The North American Review, Volume 202, Issue 1

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O. Everett, 1915

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Page 321 - Let our object be our country, our whole country and nothing but our country, and, by the blessing of God, may that country itself become a vast and splendid monument, not of oppression and terror, but of wisdom, of peace, and of liberty, upon which the world may gaze with admiration forever!—Daniel Webster
Page 312 - Some say that thou art John the Baptist : some, Elias; and others .... one of the prophets.'' For it was always in the minds of Israel that the True-Speaking could pass in and out of Life and come again. Jesus held them steadily to the question:
Page 466 - that they might sit the one on the right hand, the other on the left of him in glory. Said the master, '' Ye know not what ye ask: can ye drink of the cup that I drink of, and be baptised with the baptism that I am baptised with?
Page 325 - 13. Whoever, within the territory or jurisdiction of the United States, begins, or sets on foot, or provides or prepares the means for, any military expedition or enterprise, to be carried on from thence against the territory of any foreign prince or state, or
Page 309 - and passing over the judgment and the love of God; woe for that they loved the chief seats in the synagogue and greetings in the market. '' "Woe unto you, scribes and Pharisees, hypocrites! for ye are as graves which appear not, and the men that walk over them are not aware of them.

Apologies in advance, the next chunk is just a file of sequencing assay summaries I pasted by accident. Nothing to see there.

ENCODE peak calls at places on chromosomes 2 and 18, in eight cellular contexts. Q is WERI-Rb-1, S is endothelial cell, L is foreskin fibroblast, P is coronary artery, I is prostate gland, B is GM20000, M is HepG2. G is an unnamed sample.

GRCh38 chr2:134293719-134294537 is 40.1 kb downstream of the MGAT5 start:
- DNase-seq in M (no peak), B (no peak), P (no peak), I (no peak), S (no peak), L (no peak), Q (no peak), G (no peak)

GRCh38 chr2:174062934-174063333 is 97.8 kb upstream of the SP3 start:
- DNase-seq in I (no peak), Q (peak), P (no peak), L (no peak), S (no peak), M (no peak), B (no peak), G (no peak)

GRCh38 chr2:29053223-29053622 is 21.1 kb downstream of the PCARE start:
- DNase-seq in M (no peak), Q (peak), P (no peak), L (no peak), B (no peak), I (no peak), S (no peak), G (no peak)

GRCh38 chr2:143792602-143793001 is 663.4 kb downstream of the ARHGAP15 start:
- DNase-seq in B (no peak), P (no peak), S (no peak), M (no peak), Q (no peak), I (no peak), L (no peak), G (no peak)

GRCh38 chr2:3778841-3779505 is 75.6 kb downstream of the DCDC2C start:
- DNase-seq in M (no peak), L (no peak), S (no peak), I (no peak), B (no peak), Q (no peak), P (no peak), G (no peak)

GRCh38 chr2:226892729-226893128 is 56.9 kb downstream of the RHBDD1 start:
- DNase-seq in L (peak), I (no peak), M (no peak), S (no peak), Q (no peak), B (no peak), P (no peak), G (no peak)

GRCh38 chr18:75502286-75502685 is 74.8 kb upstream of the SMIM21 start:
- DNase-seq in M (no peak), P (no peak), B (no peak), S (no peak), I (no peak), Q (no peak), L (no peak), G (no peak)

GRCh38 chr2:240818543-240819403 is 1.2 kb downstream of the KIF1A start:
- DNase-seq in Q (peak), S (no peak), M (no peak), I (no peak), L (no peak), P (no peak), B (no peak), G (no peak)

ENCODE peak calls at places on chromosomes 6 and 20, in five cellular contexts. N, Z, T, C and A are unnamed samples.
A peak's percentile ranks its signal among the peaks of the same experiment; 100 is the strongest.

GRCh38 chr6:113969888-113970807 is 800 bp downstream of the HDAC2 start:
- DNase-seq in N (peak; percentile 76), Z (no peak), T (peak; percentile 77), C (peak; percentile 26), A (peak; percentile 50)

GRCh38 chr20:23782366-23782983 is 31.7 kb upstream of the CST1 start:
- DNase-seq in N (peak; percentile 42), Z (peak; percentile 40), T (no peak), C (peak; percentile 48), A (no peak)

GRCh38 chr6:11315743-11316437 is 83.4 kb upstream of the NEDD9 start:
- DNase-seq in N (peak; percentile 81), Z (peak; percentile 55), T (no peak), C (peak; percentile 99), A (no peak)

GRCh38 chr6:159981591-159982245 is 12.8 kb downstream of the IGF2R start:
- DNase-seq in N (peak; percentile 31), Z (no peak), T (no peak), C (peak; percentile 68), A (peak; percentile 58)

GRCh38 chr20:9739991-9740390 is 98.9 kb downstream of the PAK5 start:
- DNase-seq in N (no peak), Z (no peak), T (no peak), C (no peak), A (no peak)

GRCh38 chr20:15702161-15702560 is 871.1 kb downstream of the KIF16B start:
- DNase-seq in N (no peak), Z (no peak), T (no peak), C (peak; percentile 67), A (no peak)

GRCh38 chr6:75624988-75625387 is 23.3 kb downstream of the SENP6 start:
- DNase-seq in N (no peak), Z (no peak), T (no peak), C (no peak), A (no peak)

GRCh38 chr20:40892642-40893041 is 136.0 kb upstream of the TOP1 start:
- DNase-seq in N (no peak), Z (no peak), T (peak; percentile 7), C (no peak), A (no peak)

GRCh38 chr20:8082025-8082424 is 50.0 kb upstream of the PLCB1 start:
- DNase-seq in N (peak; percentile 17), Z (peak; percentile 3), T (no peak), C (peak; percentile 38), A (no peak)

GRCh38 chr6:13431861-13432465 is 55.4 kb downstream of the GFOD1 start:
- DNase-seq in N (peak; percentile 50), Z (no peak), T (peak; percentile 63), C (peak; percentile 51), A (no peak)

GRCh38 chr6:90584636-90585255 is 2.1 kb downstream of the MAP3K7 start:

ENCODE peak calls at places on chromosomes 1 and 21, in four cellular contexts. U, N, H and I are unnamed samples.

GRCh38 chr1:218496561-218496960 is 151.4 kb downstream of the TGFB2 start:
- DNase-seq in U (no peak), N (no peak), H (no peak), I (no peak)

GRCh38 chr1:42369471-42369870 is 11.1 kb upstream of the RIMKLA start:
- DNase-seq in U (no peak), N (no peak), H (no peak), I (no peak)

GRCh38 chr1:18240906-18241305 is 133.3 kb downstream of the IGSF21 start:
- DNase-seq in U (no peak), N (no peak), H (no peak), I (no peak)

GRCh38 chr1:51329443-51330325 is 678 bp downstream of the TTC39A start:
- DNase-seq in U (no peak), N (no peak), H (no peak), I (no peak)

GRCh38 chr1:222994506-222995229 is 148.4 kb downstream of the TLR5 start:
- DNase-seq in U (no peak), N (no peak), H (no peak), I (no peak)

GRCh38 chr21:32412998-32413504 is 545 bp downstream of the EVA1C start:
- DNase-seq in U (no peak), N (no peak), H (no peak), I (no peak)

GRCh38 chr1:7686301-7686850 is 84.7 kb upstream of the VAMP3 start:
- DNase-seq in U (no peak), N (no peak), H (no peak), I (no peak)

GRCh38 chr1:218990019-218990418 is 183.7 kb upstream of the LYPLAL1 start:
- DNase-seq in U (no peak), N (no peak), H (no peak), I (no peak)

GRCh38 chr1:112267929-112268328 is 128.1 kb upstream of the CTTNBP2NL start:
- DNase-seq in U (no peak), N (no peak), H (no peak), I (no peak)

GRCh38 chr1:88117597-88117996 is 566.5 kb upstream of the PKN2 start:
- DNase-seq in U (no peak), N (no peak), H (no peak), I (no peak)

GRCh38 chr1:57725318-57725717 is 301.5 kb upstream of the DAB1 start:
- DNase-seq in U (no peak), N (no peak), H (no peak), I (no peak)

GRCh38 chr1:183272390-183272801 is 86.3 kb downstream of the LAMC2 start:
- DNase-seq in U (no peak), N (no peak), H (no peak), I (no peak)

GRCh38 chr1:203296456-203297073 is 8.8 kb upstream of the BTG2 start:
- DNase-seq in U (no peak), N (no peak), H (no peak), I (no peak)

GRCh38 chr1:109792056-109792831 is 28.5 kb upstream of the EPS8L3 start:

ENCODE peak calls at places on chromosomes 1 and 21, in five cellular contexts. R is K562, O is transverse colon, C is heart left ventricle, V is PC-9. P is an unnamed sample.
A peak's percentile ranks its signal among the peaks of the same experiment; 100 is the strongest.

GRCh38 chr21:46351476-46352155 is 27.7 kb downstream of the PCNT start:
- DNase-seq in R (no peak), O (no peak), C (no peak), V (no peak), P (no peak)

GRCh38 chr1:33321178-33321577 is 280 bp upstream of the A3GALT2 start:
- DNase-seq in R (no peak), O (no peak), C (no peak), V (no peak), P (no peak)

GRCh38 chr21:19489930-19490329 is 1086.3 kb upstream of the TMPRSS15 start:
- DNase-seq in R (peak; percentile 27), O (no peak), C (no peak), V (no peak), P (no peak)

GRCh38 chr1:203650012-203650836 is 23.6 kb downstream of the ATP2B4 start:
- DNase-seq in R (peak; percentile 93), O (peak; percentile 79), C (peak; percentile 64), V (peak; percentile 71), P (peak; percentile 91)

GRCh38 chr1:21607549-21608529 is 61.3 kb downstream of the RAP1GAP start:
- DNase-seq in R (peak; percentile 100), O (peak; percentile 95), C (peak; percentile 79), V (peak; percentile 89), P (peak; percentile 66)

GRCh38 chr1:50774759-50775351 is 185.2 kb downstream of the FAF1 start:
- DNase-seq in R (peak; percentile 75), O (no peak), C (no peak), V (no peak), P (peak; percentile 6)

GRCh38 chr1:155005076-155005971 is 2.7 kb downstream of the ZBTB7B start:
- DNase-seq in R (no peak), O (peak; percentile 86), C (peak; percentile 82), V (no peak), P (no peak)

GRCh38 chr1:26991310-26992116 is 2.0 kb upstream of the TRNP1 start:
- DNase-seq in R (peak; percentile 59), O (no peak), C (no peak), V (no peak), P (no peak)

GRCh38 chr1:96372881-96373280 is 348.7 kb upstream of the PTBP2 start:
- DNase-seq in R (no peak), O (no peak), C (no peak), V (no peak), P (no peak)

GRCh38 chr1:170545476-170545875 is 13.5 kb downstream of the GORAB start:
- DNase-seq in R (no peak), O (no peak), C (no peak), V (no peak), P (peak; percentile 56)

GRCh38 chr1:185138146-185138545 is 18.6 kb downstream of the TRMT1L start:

Page 325 - and one or more of such parties do any act to effect the object of the conspiracy, each of the parties to such conspiracy shall be fined not more than ten thousand dollars, or imprisoned not more than two years, or both. Section
Page 471 - Go ye, and tell that fox. ... I cast out devils, and I do cures today and tomorrow, and the third day I shall be perfected.'' A cryptic saying to his disciples; but if we read " finished " for " perfected,
Page 310 - woman, who would have had him cast forth a devil out of her daughter. " But," said Jesus, " let the children first be filled: for it is not meet to take the children's bread, and to cast it unto the dogs.
Page 83 - From the sublime to the arabesque is but a semitone in his antic mind. Undulating in his desire to escape the automatic, doubting even his own scepticism, Jules Laforgue is a Hamlet a rebours. Old Fletcher sings: " Then stretch our bones in a still gloomy valley, Nothing's so dainty
Page 305 - many, are forgiven; for she loved much: but to whom little is forgiven, the same loveth little.'' And to the woman he said, '' Thy sins are forgiven. Go in peace.'

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